Foreign Real Estate Investors Surveyed

 

Results of the 17th Annual Survey taken by members of the Washington, D.C.-based Association of Foreign Investors in Real Estate (AFIRE) indicate that a building with green attributes is worth a greater rental premium. Foreign real estate lenders said they plan to increase lending by 54 percent globally, and by 58 percent in the United States.

The survey also listed Washington, D.C.; New York City; San Francisco; Los Angeles; and Houston as the top five U.S. cities for real estate investment dollars. Respondents said that, on average, at least 45 percent of their portfolios are invested in U.S. real estate.


Film Headquarters Reflects Classic Hollywood Style

 
COURTESY OF ENVIRONETICS

Level 1 Entertainment, a leading Los Angeles film-production company, recently moved into its new headquarters at MGM Tower. Designed by Environetics, also in Los Angeles, the space begins with a reception area featuring a large glass image of the company logo positioned over a grouping of sofas – upholstered in neutral fabric – and glass and metal tables. A quartz block with a lightly patterned surface serves as the reception desk and adds sparkle. A large, etched filmstrip pattern spans the exterior glass conference room walls, and rich, dark wood gives a sense of luxury in the conference rooms and executive offices.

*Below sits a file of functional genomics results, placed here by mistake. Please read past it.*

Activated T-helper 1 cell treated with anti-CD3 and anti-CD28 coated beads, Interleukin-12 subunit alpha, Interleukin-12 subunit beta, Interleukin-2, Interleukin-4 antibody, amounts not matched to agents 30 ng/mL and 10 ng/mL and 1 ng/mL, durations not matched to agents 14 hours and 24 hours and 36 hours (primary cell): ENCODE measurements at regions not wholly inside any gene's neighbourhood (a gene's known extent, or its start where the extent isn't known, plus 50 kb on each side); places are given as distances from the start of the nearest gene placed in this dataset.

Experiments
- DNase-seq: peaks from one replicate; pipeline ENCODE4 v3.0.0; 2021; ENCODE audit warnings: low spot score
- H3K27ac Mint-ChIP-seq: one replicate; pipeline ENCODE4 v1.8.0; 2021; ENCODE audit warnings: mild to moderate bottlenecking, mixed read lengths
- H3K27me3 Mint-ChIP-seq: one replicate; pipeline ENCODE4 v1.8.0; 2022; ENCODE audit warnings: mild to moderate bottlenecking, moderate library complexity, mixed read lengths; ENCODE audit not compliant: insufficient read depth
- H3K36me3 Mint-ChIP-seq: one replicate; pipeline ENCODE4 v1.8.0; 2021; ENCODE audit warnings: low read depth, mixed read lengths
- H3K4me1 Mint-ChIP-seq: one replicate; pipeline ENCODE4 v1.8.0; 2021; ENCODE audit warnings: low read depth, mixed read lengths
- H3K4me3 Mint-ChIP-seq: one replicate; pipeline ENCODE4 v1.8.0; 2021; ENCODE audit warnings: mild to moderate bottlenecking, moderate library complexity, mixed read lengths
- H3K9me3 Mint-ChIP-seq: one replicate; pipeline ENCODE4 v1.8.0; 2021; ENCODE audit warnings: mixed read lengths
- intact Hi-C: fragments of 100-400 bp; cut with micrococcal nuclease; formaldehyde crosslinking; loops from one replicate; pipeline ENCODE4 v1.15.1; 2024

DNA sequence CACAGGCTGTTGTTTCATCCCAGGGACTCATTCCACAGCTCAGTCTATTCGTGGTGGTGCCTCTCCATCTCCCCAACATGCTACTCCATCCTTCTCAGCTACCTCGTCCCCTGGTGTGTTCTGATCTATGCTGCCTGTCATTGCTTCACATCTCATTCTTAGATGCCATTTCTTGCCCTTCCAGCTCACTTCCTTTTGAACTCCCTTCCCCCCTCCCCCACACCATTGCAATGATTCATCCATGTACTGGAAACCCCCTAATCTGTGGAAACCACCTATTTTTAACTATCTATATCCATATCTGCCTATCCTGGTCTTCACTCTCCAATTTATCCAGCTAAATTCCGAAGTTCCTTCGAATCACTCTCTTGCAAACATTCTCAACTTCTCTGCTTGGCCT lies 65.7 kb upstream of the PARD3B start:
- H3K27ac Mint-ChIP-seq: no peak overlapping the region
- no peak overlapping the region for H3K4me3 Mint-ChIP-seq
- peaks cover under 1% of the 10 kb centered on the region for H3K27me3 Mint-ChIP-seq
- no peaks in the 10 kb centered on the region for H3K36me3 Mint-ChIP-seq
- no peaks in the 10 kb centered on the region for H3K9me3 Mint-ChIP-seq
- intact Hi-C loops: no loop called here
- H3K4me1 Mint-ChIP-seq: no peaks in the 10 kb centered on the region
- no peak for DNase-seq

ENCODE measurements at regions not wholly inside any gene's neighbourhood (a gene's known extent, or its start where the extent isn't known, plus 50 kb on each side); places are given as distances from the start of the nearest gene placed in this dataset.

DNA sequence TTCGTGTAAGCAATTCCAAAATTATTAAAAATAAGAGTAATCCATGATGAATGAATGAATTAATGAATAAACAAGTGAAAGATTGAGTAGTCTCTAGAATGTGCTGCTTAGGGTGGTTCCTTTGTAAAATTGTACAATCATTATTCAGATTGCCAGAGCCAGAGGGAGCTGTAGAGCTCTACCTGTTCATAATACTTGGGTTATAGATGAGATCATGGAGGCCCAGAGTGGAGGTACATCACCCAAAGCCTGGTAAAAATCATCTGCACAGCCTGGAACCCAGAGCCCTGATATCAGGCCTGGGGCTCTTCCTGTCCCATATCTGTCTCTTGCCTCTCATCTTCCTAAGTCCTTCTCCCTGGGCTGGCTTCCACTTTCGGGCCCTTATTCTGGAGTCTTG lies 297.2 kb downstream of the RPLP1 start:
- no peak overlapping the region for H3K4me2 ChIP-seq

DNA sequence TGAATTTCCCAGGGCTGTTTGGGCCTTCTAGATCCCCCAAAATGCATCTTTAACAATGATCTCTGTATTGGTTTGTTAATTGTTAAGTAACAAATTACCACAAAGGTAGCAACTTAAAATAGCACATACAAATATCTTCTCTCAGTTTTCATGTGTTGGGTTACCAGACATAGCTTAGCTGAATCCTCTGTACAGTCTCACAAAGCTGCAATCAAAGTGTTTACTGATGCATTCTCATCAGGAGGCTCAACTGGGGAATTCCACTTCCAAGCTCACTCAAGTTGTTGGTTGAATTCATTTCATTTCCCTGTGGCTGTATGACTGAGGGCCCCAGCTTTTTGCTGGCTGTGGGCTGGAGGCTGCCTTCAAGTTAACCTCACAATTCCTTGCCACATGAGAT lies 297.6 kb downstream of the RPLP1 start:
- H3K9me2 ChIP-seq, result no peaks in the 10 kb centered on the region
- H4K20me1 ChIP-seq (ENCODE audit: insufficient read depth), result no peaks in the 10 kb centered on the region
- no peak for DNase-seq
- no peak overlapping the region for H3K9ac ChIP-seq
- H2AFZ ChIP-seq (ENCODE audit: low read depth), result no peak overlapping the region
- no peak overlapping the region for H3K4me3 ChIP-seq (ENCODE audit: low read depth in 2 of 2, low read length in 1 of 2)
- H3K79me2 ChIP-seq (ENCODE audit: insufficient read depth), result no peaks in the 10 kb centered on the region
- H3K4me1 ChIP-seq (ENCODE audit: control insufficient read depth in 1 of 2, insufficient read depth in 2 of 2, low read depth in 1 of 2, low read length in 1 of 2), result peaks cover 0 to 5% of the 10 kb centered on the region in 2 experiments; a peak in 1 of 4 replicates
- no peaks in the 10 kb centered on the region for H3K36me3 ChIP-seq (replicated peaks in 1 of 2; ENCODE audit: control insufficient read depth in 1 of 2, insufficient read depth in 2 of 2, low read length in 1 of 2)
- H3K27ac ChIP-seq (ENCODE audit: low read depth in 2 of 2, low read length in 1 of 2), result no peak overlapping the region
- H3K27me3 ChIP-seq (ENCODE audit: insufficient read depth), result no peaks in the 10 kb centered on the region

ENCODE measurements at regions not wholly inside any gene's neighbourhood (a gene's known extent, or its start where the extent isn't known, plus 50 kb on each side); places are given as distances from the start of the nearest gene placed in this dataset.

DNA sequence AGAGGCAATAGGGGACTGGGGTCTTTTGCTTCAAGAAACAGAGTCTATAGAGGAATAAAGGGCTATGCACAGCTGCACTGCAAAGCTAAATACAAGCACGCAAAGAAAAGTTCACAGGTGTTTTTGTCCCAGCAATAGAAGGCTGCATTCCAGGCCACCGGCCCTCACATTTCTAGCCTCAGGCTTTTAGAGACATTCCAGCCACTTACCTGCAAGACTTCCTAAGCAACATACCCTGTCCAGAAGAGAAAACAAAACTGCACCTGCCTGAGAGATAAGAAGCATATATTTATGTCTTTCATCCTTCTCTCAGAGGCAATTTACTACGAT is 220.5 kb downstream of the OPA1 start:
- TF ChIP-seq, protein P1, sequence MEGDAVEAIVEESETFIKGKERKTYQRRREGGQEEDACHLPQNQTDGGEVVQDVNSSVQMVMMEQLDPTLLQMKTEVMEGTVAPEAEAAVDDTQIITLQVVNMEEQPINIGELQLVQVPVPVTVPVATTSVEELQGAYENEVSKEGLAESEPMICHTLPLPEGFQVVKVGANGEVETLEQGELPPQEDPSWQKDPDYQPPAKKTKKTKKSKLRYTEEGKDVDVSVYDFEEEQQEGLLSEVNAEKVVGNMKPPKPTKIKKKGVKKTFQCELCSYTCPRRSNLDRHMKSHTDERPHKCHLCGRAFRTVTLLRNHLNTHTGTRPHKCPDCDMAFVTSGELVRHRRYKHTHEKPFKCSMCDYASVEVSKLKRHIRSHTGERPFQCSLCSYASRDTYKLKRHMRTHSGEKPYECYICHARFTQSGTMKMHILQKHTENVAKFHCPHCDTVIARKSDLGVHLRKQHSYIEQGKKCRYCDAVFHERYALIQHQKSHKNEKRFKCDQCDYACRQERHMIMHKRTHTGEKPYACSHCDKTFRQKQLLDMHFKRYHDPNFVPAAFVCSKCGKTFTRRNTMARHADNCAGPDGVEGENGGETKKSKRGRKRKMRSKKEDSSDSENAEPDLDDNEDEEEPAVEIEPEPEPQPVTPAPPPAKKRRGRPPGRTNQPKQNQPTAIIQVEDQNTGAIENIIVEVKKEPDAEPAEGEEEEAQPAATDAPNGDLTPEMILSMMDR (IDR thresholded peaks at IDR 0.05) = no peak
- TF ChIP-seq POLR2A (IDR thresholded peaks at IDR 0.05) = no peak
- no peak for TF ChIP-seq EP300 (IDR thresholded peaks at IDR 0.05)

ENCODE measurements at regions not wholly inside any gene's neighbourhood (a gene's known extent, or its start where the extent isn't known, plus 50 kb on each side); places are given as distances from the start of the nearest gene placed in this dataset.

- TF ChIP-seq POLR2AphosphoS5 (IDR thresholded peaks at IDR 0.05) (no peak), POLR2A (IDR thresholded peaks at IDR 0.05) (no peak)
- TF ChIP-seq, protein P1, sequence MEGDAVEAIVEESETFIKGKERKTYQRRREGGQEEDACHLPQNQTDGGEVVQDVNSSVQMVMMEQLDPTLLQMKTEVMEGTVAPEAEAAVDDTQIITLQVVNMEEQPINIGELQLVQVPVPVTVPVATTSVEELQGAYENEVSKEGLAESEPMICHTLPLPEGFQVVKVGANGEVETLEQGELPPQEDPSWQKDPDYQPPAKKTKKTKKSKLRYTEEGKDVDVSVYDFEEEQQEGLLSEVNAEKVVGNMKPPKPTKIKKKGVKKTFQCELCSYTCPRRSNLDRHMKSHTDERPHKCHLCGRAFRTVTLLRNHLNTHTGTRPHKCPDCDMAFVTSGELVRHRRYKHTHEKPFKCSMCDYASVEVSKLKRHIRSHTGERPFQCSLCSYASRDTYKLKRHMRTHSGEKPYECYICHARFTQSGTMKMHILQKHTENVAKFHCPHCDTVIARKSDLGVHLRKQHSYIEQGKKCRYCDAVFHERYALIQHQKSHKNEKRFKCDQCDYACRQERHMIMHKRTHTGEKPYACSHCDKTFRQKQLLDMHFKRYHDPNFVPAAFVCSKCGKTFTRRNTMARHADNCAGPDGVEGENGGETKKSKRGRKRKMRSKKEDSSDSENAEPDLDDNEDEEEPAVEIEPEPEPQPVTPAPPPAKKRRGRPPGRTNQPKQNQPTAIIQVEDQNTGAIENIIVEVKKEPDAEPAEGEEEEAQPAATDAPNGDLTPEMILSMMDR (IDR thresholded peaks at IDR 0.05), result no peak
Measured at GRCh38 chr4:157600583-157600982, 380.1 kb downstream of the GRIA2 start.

The larger conference room is equipped with a state-of-the-art audiovisual system, allowing the room to be used for screening films produced by the company. Indirect fluorescent and ambient lighting were used throughout the office as the best solutions for a computer-intensive work environment.


CSI Unveils GreenFormat Database

 

The Alexandria, VA-based Construction Specifications Institute (CSI) recently launched GreenFormat, an online database of green-product information. Available at www.greenformat.com, the free, searchable database offers a fast, unbiased approach to evaluating green-product information. Downloadable search results are spec-friendly, and LEED requirements are among the standards referenced within the search.